Preventing Cuts from Knives Knife usage, cuts — that’s probably one of
the most common accidents we see in a kitchen. It’s making sure that you’re
trained properly with a knife. Using a knife is a skill. You can learn,
but, you know, someone has to show you. Before working with a knife,
set up your workstation. Use a clean, damp cloth to secure
your cutting board on the counter. Make sure you’ve got a good stance. You know, I was always trained to, you know, make sure
you’re well positioned in front of the board. So you know your feet are shoulder-width apart, you’ve got a good stance. Store knives in a proper knife rack, block, or knife bag. A sharp knife is a safe knife. A dull knife will slip off
of food and then slip into your finger. Maintaining knife sharpness is very, very important. When storing knives in a knife bag, use knife guards. Most knife accidents are a result of using a dull knife
or the wrong knife for the job. In addition to having a great education about how to use a knife, how to appropriately grasp the item in the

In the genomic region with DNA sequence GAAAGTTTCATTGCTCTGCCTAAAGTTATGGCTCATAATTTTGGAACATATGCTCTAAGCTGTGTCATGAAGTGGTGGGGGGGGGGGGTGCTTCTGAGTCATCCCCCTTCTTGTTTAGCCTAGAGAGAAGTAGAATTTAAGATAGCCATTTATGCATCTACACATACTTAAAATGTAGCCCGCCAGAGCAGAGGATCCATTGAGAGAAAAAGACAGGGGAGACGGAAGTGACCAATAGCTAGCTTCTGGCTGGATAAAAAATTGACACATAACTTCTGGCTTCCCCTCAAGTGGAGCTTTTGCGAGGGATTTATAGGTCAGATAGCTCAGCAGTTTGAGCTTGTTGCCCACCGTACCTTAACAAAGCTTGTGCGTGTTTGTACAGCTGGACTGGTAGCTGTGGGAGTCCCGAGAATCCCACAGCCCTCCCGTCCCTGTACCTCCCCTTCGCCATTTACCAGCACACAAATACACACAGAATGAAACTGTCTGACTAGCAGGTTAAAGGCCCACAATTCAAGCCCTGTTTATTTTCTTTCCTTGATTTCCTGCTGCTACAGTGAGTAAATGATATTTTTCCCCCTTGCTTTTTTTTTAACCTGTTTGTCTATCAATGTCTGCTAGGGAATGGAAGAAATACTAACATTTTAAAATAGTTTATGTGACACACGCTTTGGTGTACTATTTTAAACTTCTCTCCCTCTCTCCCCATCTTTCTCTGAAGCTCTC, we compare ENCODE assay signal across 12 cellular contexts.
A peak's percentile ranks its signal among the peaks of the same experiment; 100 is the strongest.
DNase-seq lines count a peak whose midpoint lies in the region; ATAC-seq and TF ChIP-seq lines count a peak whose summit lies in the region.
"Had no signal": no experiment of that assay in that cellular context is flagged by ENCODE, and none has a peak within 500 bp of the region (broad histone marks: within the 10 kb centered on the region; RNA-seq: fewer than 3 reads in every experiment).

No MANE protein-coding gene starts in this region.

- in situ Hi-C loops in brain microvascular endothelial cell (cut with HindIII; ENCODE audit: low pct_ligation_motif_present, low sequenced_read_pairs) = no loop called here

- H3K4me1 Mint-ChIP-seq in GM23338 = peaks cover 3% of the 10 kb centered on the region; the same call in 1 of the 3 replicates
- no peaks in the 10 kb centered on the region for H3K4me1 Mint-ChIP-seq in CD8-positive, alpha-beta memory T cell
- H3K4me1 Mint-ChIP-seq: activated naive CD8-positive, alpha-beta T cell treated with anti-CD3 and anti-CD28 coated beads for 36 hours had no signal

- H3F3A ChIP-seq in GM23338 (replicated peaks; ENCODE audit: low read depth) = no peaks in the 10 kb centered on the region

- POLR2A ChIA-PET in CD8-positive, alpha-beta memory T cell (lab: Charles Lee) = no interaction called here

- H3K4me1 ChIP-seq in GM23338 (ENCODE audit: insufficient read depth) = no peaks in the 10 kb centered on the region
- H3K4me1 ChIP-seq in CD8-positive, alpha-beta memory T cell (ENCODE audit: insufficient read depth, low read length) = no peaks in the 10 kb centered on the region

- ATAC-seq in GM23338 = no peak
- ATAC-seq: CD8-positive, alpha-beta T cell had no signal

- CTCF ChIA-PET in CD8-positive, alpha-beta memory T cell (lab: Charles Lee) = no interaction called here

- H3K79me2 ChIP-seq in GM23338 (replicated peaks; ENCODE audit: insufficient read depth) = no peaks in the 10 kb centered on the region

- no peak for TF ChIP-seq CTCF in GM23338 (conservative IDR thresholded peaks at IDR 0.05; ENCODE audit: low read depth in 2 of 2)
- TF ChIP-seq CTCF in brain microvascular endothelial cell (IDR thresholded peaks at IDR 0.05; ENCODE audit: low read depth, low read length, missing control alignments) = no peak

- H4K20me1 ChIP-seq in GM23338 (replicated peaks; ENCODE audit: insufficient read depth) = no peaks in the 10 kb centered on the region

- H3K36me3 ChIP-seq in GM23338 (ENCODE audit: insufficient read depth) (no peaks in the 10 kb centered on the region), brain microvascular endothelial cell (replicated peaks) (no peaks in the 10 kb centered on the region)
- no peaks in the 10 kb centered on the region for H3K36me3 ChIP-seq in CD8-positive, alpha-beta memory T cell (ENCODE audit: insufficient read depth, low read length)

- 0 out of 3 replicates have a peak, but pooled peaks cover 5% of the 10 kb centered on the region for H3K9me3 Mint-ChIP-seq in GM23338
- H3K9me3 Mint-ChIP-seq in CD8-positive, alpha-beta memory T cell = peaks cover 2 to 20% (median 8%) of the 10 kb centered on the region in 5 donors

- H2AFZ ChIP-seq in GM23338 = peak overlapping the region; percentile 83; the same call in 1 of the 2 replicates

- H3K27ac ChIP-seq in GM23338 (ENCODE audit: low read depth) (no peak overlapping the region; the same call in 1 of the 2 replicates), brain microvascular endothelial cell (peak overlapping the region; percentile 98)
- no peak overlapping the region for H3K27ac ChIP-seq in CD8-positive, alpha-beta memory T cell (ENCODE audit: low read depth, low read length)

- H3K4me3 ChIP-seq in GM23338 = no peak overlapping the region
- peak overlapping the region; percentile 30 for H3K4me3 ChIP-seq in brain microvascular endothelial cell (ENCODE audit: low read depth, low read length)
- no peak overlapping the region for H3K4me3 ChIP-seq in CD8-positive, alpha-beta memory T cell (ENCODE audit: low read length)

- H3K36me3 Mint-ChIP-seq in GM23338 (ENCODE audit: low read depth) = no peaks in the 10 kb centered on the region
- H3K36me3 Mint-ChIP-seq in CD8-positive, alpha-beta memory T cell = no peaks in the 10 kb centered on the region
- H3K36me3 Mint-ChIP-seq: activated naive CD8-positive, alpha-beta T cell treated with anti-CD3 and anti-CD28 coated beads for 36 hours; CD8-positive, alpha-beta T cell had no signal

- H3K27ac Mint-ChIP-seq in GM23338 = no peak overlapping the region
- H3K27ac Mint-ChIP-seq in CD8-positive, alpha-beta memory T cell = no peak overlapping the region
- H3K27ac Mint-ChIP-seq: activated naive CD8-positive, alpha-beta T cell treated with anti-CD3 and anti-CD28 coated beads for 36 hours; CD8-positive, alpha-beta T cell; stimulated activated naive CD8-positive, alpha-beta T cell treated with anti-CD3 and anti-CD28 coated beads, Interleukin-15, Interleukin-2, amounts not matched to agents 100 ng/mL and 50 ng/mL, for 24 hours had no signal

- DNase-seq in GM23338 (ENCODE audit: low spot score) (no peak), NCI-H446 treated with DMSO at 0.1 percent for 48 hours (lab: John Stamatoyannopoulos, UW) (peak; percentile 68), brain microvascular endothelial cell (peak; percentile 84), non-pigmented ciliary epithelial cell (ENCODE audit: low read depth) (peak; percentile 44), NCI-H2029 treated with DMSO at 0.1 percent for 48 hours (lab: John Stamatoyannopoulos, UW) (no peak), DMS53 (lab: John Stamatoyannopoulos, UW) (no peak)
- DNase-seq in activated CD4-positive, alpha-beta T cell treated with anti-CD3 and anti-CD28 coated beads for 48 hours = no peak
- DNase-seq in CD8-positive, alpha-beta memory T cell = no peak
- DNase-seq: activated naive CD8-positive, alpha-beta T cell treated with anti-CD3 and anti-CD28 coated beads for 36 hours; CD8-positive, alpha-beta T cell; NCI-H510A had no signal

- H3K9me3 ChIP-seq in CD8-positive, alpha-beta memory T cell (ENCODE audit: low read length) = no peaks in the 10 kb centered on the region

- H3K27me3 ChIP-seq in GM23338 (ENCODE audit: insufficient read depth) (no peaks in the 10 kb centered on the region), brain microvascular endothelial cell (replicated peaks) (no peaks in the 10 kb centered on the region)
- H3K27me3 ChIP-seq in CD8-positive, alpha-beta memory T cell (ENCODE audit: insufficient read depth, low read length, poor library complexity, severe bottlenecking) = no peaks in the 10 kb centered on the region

opposite hand; your fingers curled back so that your knife blade is against your knuckles and not your fingertips because peeling a knuckle is generally less bad than chopping off your finger tip. Hold the knife with your dominant hand.
With your other hand, hold the item tightly, curling your fingers inward so your
knuckles protrude. Always cut away from your body when
trimming or deboning. You know if you’re in the middle of doing something, you’ve got a sharp knife in your hand, and you’re doing some work chopping something
and somebody comes in and starts talking to you, just stop what you’re doing for a second, have the conversation, and then continue what you’re doing. If you get distracted or interrupted
while using a knife, put it down. Don’t use a knife unless you can focus on the task. Always place knives with the blade facing
away from you. If you have to carry a knife to another station, hold it close to your side with the blade facing down. Bend your elbow so the knife isn’t so low that it could stab your calf as you walk. Always announce when you’re moving with a knife. Definitely point down at your side if you’re just carrying the single knife — making sure that the people around you are aware that you’re moving a sharp object near them — by either letting them know “behind” or that you’re sharp and behind them. Clean knives immediately after using them. Or place them in a labelled container near the sink. Don’t put knives in the dishwasher. Wear cut-resistant gloves whenever you can. And don’t use a knife as a substitute for another tool.